Rash thoughts about .NET, C#, F# and Dynamics NAV.

"Every solution will only lead to new problems."

Sunday, 14. August 2016

Fable |> React – Running a F# Sudoku solver everywhere

Filed under: Diverses — Steffen Forkmann at 13:47 Uhr

A couple of years ago I was flying to Canada and was bored enought to write a Sudoku solver console app in F#. For some reason I was thinking about that today and thought that I should try to put that into a F# React Native app (see this blog post for an introduction).

So the solver code is this:

Sudoku on React Native

It turned out porting this code to React Native was pretty easy. I just copied the F# React Native demo app, added my solver code and created a React View with the data points and got this:

Sudoku solver on android

I find it really amazing that you can just take fairly complex code that was written against .NET Framework collection APIs and run it as JavaScript apps. Fable is mapping the .NET API calls into similar JavaScript API calls behind the scenes.

You can find the full source code at https://github.com/forki/SudokuApp.

Sudoku in the browser (via React)

As a the next step I took the same code and ported it to a React web app that runs in the browser:

Sudoku solver in the browser

You can find the full source code at https://github.com/forki/react-sudoku.

Sudoku in the browser (via VirtualDOM)

[Update] Tomas Jansson ported the sample to fable-virtualdom. Here is how he creates the text boxes:

You can find the full source code at https://github.com/fable-compiler/fable-virtualdom/tree/master/samples/sudoku.

Sudoku on electron

In order to come full circle I tried to put the Sudoku solver into a React app on the Electron shell. This gives me a cross-platform desktop app:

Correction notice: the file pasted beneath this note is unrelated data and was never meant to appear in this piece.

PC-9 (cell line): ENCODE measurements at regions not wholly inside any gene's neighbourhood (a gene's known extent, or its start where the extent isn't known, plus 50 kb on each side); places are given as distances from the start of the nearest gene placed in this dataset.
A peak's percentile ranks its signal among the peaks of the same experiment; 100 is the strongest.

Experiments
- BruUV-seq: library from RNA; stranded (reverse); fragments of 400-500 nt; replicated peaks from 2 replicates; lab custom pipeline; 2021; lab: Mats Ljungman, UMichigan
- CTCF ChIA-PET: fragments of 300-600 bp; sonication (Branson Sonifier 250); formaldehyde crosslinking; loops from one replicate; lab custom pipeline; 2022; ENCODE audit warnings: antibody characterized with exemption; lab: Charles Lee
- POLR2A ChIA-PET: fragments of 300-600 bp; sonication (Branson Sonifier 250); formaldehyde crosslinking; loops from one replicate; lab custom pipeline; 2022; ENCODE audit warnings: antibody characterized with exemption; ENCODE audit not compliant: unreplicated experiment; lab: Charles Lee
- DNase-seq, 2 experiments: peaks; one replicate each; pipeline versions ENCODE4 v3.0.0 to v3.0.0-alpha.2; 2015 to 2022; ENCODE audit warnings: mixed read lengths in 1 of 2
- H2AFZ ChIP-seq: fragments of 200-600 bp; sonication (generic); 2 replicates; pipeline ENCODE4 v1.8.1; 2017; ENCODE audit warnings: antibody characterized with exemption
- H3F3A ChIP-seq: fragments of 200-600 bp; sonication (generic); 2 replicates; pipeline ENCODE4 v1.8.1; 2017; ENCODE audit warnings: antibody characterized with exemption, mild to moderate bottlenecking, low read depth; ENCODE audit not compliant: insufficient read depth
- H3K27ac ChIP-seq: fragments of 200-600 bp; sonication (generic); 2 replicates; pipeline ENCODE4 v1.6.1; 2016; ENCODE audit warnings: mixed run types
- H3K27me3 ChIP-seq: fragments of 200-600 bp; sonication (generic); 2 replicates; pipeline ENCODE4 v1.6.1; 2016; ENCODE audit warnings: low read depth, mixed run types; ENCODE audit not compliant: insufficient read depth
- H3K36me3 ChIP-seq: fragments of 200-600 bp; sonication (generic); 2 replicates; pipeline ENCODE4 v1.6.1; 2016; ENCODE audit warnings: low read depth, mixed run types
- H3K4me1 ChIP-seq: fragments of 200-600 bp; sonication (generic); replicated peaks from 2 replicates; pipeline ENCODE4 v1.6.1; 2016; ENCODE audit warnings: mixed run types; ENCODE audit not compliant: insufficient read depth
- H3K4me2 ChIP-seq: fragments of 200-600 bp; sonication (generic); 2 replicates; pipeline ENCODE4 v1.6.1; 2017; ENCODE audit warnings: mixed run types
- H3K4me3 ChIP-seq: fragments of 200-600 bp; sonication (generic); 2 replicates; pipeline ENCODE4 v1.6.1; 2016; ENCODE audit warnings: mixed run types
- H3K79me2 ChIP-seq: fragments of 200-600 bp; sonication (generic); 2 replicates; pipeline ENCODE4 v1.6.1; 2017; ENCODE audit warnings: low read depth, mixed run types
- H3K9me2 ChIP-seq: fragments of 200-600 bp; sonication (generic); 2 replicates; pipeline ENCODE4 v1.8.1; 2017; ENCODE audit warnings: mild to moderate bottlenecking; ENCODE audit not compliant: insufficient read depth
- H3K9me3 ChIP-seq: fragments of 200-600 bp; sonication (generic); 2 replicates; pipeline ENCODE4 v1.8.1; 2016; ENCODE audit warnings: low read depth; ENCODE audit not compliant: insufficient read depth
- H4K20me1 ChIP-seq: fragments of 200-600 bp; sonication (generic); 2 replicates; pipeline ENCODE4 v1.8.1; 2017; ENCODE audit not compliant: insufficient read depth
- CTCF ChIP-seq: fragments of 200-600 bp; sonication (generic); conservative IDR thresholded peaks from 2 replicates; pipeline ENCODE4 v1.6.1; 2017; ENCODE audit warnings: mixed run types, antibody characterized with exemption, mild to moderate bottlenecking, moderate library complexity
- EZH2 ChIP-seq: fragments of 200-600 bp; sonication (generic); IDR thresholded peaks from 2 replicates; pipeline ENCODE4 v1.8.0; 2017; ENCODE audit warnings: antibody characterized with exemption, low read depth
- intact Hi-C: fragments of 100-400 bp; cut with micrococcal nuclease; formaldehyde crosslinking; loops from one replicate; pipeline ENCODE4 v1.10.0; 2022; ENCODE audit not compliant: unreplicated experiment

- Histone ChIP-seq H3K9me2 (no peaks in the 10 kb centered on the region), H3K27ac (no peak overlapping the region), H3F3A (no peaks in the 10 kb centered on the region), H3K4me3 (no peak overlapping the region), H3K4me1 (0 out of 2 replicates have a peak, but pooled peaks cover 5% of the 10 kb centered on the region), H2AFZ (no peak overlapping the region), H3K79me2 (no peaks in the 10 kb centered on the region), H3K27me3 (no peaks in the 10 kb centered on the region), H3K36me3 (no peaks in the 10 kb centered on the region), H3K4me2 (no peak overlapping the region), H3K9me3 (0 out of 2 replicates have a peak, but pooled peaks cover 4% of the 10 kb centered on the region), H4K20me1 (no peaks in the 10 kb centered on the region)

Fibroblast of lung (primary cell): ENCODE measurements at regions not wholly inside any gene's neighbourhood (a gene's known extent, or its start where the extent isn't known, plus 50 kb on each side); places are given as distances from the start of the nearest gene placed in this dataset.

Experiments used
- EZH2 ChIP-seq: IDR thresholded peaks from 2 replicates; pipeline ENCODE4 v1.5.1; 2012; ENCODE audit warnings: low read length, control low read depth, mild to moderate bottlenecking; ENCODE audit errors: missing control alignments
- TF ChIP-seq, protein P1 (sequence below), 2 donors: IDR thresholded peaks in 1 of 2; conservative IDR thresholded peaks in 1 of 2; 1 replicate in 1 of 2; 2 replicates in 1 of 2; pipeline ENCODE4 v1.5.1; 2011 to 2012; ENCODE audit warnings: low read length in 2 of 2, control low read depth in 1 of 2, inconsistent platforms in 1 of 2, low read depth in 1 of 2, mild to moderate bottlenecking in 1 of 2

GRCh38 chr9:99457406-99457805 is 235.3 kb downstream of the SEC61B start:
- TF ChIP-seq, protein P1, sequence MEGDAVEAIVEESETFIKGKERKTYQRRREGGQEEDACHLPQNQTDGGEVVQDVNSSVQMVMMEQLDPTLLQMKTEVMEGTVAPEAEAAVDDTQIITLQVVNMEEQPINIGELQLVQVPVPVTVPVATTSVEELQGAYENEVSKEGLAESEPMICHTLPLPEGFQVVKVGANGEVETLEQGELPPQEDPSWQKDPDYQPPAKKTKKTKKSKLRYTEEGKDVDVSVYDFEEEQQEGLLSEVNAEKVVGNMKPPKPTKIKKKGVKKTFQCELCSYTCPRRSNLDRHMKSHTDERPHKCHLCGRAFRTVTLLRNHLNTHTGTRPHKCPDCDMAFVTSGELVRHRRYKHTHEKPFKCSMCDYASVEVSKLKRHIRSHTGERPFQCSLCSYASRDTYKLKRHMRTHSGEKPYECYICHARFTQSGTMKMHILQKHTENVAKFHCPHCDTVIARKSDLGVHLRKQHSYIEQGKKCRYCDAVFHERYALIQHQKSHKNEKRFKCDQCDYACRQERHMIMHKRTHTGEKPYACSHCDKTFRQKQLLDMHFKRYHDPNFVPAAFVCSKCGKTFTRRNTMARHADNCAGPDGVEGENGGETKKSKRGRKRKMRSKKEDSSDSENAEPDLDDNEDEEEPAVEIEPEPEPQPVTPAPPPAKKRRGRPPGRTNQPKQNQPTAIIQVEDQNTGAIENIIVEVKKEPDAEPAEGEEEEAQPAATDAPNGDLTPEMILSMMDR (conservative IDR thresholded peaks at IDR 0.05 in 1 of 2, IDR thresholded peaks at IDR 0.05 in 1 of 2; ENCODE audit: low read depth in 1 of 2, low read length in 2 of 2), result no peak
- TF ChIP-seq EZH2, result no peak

Sudoku solver desktop on Electron

You can find the full source code at https://github.com/forki/sudoku-electron.


I’m really amazed how easy Fable + React makes it for me to put existing F# code into the JavaScript ecosystem.

The same code is now running

  • as Console App on .NET,
  • as React Native app on Android and iOS,
  • in the browser on React,
  • in the browser on VirtualDOM,
  • and with Electron as Desktop app on all operating systems.

Friday, 12. August 2016

Fable |> AsyncStorage – Data access with F# on React Native

Filed under: Diverses — Steffen Forkmann at 12:55 Uhr

I my last two articles I introduced React Native app development with F# and showed how we can do HTTP calls with the Fetch API. I also mentioned briefly how to access the local storage of your phone in order to cache information. In this article I want to look a small bit deeper into this.

React Native provides a basic abstraction called AsyncStorage that works on Android and iOS. With the help of a package called fable-react-native-simple-store we can use it from F#:

As you can see all JavaScript promises calls are mapped into F# async computations and everything is statically typed. This makes it easy to integrate the local storage with other F# code.

DataStore internals

AsyncStorage is a simple, unencrypted, asynchronous, persistent, key-value storage system that is global to the app. It should be used instead of LocalStorage. [project site]

AsyncStorage only provides a very basic key-value store. With the help of fable-react-native-simple-store we get something that allows us to store objects in arrays separated by type:

This is still a very low level data storage API, but as the sample app shows it’s already useful for caching specific app data.

Wednesday, 10. August 2016

Fable |> Fetch – HTTP calls in JavaScript apps with F#

Filed under: F# — Steffen Forkmann at 12:09 Uhr

I my last article I introduced React Native app development with F# and mentioned briefly that we can do HTTP calls with the help of the very popular Fetch API.

Fetch provides a generic definition of Request and Response objects (and other things involved with network requests). This will allow them to be used wherever they are needed in the future, whether it’s for service workers, Cache API and other similar things that handle or modify requests and responses, or any kind of use case that might require you to generate your own responses programmatically. [project site]